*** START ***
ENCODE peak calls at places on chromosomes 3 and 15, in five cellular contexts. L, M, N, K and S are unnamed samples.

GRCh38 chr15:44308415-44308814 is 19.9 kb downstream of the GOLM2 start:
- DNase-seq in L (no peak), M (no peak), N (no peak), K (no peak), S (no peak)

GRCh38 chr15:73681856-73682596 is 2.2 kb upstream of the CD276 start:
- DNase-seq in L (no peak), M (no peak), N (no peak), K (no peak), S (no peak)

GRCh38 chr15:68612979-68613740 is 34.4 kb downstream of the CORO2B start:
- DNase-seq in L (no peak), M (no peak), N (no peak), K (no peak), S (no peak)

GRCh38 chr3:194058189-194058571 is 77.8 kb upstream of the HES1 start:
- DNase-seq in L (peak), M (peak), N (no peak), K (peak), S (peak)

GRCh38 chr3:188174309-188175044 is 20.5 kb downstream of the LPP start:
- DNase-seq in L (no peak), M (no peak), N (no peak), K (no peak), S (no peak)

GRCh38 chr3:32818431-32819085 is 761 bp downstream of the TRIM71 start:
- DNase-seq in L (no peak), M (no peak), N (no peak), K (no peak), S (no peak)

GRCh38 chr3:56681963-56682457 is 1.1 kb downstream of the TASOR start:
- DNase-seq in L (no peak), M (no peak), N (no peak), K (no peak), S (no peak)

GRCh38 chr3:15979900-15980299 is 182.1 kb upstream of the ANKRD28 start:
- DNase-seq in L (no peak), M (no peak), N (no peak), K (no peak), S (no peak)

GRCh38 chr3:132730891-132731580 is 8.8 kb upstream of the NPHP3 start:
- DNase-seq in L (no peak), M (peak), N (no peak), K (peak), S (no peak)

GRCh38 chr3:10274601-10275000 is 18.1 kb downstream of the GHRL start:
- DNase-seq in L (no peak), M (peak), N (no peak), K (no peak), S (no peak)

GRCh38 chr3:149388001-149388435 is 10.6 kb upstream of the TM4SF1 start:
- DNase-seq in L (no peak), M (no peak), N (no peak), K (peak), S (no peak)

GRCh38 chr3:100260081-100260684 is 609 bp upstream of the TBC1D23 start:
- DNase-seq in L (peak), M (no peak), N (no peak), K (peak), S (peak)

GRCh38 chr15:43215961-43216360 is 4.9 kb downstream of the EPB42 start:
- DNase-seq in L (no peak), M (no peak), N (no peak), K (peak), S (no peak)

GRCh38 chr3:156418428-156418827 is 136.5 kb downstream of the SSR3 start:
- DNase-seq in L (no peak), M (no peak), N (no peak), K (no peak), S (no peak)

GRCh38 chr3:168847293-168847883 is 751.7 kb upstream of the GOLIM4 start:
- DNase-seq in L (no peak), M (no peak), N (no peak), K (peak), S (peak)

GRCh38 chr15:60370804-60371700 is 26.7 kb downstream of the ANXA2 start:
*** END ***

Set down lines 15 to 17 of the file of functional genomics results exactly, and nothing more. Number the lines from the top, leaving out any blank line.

- DNase-seq in L (no peak), M (no peak), N (no peak), K (no peak), S (no peak)

GRCh38 chr3:15979900-15980299 is 182.1 kb upstream of the ANKRD28 start:
- DNase-seq in L (no peak), M (no peak), N (no peak), K (no peak), S (no peak)